# How do gravity and normal force balance on an inclined plane?

Consider a block placed on an inclined plane. Drawing a free body diagram and applying Newtons laws, I get $N\cos A=mg$ as well as $N=mg\cos A$. Here one equation contradicts the other, could anyone explain this?

• NcosA ≠ mg, else there would be no component of force in vertical direction, resulting in the body remaining stationary always. That's not the case here as you don't have friction Oct 25 '15 at 15:24

Your mistake is that your coordinate systems are a bit messy. The two components are not drawn along coordinate axes. And if they are, then that coordinate system has axes that are not perpendicular.

• gravity $mg$ and the component $N\cos A$ will cancel out, and then the parallel component of the normal force is left and will cause acceleration down the incline.
• the normal force $N$ and the component $mg \cos A$ will cancel each other out, and then the rest of the gravity is a component causing an acceleration down the incline.

You can consider each case separately, since you are allowed to set the coordinate system as you want. But you cannot combine them because then you have a coordinate system in which the axis directions are not perpendicular. Then each axis interferes with the other and does not uniquely describe the components along it.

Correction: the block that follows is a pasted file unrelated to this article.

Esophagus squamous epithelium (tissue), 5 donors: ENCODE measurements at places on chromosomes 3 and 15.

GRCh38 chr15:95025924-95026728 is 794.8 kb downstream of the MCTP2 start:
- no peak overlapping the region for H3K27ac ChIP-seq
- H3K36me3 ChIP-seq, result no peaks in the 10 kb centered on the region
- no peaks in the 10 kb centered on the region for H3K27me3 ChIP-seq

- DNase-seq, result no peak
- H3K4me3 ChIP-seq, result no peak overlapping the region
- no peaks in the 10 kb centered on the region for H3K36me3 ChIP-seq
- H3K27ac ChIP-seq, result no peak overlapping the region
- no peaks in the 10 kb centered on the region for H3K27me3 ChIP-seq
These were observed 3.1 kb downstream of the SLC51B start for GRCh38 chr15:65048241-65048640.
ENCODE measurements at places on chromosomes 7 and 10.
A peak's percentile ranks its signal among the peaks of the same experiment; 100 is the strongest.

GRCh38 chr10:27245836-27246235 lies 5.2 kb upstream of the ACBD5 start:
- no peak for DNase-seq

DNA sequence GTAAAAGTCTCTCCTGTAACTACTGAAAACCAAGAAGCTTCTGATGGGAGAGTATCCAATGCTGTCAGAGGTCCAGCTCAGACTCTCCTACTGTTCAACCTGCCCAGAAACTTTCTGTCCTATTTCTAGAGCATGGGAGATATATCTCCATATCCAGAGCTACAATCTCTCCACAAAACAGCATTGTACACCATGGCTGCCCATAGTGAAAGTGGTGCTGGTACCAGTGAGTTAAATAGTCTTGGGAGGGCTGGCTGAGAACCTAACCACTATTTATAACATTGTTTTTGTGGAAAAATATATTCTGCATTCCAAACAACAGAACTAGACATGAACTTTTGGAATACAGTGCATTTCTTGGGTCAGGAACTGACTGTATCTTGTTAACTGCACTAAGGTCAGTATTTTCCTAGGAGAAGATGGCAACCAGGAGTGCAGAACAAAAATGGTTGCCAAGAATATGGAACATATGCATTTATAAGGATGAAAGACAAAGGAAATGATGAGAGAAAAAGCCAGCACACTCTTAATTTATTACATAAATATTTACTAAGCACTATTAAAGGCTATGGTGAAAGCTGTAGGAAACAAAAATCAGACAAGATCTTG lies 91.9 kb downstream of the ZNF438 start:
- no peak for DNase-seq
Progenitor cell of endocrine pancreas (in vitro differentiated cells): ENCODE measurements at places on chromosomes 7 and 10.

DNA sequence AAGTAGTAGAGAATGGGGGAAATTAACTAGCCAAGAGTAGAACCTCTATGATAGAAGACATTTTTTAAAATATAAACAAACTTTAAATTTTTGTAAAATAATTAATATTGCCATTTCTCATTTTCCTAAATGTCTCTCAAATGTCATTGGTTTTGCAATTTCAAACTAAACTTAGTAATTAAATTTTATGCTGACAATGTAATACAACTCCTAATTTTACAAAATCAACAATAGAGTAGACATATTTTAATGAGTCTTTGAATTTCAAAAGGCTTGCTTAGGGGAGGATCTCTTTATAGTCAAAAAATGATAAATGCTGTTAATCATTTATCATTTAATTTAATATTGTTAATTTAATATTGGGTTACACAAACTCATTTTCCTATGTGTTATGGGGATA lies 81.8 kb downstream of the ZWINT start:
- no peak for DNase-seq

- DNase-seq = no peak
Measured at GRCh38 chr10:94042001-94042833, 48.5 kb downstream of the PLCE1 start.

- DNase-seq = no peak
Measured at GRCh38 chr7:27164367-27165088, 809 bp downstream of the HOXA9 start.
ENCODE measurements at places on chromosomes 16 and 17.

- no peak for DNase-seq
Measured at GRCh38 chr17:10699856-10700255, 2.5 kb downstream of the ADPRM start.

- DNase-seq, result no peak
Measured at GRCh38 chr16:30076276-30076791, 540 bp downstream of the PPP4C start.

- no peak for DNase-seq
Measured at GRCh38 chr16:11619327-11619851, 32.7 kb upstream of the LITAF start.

• I see, you have "the component" written in front of $N\cos A$. My mistake. You should write "perpendicular component" as I scanned over that and didn't parse it. I'll delete my previous comment Oct 25 '15 at 10:35

Well, the problems that you are having here is that you are assuming that the forces will balance. Its true that $N = mg\cos (A)$, since the block cannot move perpendicular (normal) to the plane. However, the block can move parallel to the plane, meaning that there can be a net force in the horizontal and vertical directions (if there is no friction), and the block will slide down the plane. Therefore, the two forces, $N\cos(A)$ and $mg$ are in general not equal.

We know that $N = mg\cos(A)$ since the block cannot move perpendicular to the wedge. Therefore, we can write $N\cos(A) = mg\cos^2(A)$. We can see that these two expressions aren't equal unless the wedge is flat $A=0$. In this case, we know that the block will not have a net acceleration, since the wedge has no angle. For $A>0$, this is not true, and we do expect the block to accelerate down the wedge due to the force of gravity.
But here : There is a component of acceleration in direction chosen (vertical) therefore the equation becomes $$mg-N\cos A=mg-mg\cos A. \cos A=mg\sin^2 A$$